Berlin - The S-Bahn is pretty full at night. The trains aren't as eerily empty as you'd expect considering there's been a 10pm to 5am curfew since 24 April in Berlin.
It's Wednesday night. The clock at Wannsee station reads 10.15pm. An S-Bahn from Potsdam arrives at the platform. The S7 to Ahrensfelde in the east takes 70 minutes to traverse the city, stopping at 29 stations. It's a good gauge of who is travelling during curfew.
The Wannsee platform is empty, but not the train. Ten passengers with face masks sit in a long compartment. A young woman explains why she's there: "I had a late shift at an institute. The woman has a letter from her employer as proof in case of checks. During the curfew, Berliners are allowed to jog or walk alone until midnight, but not ride the bus or train - unless they have a good reason.
Jean Küsel, 50, who gets on the S7 at Westkreuz at 10.27pm, is a nurse at a clinic and just got off work. Küsel also has a letter. "I often take the S-Bahn at this time, but I've never been checked," he says. But he adds: "The trains are just as full after 10 as before the curfew. I don't think everyone is coming from work."
How right he is. In the next compartment, the party is on. A man in sunglasses sits with a red CD player, blasting Nena singing Irgendwann ist alles vorbei ("It'll all be over sometime"). The five police officers at Zoo station should notice the music when the doors open right in front of them. But they don't react. Not even to Niklas, 37, who enters the compartment with an open bottle of wine under his jacket.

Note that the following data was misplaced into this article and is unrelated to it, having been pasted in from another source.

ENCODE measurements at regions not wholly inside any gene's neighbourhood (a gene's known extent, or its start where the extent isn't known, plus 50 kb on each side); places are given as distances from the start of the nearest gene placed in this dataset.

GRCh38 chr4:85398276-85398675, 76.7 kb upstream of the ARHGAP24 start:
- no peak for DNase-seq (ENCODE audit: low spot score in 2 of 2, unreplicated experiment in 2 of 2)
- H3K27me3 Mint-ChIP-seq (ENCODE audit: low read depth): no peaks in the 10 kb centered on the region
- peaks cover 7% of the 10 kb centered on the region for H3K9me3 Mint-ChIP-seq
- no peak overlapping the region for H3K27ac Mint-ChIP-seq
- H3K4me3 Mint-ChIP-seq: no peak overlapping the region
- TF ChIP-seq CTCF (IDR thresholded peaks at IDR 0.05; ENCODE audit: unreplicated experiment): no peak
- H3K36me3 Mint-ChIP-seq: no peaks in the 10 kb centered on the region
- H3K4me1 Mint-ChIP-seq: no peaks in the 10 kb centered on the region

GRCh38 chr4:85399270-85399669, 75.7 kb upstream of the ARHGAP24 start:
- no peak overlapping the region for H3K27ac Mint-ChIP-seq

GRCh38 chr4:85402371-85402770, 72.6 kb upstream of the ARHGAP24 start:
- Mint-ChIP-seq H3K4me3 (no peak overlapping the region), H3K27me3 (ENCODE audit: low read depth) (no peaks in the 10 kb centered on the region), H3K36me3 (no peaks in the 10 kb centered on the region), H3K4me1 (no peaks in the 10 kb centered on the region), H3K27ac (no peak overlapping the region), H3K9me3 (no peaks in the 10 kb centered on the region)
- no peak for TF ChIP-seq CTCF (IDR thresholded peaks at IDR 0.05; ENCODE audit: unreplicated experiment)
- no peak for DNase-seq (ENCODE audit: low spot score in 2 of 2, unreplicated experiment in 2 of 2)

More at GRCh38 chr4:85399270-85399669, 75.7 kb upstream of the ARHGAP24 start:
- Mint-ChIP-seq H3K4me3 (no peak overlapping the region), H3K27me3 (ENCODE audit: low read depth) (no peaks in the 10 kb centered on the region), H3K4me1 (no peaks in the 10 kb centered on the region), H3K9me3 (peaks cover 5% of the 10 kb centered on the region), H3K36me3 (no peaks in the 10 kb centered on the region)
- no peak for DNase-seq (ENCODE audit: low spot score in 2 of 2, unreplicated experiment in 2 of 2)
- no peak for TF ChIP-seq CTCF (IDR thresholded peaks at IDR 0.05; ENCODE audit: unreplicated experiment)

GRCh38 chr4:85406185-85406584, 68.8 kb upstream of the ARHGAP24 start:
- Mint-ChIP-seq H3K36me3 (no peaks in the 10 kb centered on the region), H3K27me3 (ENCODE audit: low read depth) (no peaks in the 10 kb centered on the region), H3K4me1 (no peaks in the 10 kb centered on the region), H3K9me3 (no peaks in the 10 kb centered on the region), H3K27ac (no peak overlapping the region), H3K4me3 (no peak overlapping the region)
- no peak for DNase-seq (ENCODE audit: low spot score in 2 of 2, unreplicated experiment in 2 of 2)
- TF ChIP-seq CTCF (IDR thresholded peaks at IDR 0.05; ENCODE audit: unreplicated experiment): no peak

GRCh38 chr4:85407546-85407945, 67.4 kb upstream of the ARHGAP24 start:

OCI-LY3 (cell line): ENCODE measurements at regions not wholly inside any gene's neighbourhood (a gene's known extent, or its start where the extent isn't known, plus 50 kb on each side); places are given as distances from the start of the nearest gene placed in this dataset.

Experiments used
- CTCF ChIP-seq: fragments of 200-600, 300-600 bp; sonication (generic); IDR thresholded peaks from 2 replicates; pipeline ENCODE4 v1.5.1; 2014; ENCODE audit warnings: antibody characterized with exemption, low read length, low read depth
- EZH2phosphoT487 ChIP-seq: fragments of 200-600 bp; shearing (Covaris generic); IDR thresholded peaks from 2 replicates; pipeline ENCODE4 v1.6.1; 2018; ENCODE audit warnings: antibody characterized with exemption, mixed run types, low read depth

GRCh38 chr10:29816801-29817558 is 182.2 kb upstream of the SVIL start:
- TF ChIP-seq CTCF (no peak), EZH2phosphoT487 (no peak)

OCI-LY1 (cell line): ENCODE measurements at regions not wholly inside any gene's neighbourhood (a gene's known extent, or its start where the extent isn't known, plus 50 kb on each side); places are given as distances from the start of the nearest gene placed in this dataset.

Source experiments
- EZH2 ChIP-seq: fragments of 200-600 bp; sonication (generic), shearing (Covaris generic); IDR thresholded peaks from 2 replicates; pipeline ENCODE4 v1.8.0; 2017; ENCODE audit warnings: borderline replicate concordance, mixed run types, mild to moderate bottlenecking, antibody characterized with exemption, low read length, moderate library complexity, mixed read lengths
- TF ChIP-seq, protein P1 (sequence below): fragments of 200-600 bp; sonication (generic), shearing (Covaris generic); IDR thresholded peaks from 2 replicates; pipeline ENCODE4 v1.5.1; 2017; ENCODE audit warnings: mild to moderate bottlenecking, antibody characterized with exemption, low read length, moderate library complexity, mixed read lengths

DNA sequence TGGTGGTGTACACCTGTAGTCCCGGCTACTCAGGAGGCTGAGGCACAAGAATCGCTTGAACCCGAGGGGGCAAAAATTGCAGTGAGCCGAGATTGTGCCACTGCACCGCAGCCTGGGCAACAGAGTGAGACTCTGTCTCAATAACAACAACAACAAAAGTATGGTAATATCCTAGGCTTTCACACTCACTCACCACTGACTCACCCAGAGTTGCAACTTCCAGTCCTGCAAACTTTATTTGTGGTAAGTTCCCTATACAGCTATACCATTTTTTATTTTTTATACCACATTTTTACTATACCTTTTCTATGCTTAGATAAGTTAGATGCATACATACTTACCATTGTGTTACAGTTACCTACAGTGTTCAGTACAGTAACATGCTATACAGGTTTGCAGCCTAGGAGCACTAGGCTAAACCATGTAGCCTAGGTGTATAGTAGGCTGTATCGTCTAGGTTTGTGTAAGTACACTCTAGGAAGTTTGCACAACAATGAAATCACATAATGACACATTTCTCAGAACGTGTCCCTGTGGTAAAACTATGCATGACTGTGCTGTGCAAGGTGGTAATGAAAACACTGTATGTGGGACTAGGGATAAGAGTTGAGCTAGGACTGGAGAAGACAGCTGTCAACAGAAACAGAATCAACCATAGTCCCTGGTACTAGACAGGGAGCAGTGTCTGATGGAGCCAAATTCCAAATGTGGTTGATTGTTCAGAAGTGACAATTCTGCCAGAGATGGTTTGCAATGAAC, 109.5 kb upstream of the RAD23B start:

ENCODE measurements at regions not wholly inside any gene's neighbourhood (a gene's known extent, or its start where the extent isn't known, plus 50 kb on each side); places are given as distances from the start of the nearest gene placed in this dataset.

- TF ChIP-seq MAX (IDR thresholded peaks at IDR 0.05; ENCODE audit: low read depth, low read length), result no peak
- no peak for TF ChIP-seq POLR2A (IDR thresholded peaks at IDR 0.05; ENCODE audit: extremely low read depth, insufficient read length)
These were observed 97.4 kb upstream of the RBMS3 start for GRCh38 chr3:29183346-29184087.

He's new to the city and wants to experience Berlin at night. "But there's no partying in lockdown. Pubs and clubs - everything's closed." Niklas rides the S7 to celebrate his own version of Berlin nightlife with some red wine.
At 10.45pm there's not a passenger to be seen at Ostbahnhof. From then on, the train is almost deserted. Thara, a 22-year-old student, is one of the few passengers. She looks tired. "I'm coming from babysitting. Tomorrow I have training to help out at a test centre," she says. Thara would hate to get caught and risk a fine of up to €500 for being out after 10. "I was checked once at Zoo. Luckily they believed me."
Half an hour before midnight, an almost empty S7 train leaves Ostkreuz for Potsdam. A young man sits by himself. Erik Lange, 25, is a nurse who works at the Marzahn trauma hospital. "Shortly before the end of the shift, we had a serious accident," Erik says. He's never beenchecked on the S-Bahn during curfew. "Only once, when I was driving home by car with a colleague, we were stopped by the police shortly before midnight."
In Berlin, compliance with the curfew is monitored by the Ordnungsamt and 200 police officers. "We haven't noticed any increased violations on public transport," said a police spokeswoman.
Since the beginning of the nighttime curfew, 135 violations of the Infection Protection Ordinance have been recorded - and that's not just people ignoring the curfew.